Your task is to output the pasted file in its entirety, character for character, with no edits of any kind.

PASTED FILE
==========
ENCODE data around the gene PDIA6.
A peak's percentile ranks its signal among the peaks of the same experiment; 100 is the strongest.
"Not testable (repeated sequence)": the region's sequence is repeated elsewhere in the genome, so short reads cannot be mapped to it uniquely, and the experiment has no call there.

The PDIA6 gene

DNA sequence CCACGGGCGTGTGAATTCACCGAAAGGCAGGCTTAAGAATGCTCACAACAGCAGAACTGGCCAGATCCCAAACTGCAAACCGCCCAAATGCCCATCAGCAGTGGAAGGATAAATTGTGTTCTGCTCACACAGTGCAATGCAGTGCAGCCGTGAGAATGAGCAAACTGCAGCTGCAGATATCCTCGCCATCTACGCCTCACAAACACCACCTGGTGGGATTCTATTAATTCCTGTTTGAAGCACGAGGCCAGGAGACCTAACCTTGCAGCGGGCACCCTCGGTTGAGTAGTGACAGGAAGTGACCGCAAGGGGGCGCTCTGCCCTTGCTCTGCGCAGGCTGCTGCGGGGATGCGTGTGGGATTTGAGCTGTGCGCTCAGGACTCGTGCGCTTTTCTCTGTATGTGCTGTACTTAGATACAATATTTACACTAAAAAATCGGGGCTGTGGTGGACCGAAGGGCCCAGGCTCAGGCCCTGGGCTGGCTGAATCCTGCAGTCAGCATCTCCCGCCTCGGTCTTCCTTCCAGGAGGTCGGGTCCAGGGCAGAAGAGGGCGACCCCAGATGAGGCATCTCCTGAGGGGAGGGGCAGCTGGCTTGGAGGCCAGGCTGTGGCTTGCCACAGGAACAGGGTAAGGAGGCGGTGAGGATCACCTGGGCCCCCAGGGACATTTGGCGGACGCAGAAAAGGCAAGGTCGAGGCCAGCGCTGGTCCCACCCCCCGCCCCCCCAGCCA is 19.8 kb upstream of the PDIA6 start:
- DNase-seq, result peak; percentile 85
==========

ENCODE data around the gene PDIA6.
A peak's percentile ranks its signal among the peaks of the same experiment; 100 is the strongest.
"Not testable (repeated sequence)": the region's sequence is repeated elsewhere in the genome, so short reads cannot be mapped to it uniquely, and the experiment has no call there.

The PDIA6 gene

DNA sequence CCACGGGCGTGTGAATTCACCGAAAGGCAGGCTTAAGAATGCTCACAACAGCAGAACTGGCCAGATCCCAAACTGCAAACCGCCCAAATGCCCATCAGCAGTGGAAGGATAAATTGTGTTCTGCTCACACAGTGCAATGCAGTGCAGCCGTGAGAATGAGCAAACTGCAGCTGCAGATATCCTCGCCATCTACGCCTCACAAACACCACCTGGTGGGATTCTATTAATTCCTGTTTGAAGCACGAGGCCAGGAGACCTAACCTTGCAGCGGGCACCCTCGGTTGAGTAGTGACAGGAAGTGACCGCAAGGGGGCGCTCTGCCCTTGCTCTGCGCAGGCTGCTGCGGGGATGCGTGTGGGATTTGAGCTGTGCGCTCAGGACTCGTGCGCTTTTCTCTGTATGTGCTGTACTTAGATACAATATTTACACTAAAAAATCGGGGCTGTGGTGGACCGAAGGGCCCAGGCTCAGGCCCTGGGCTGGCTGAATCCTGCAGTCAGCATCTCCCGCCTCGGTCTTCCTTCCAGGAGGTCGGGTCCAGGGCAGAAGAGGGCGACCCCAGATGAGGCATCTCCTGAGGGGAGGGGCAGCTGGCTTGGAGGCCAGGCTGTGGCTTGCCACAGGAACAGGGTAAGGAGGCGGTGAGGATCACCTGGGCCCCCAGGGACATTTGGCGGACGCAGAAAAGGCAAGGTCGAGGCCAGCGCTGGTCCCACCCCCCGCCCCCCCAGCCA is 19.8 kb upstream of the PDIA6 start:
- DNase-seq, result peak; percentile 85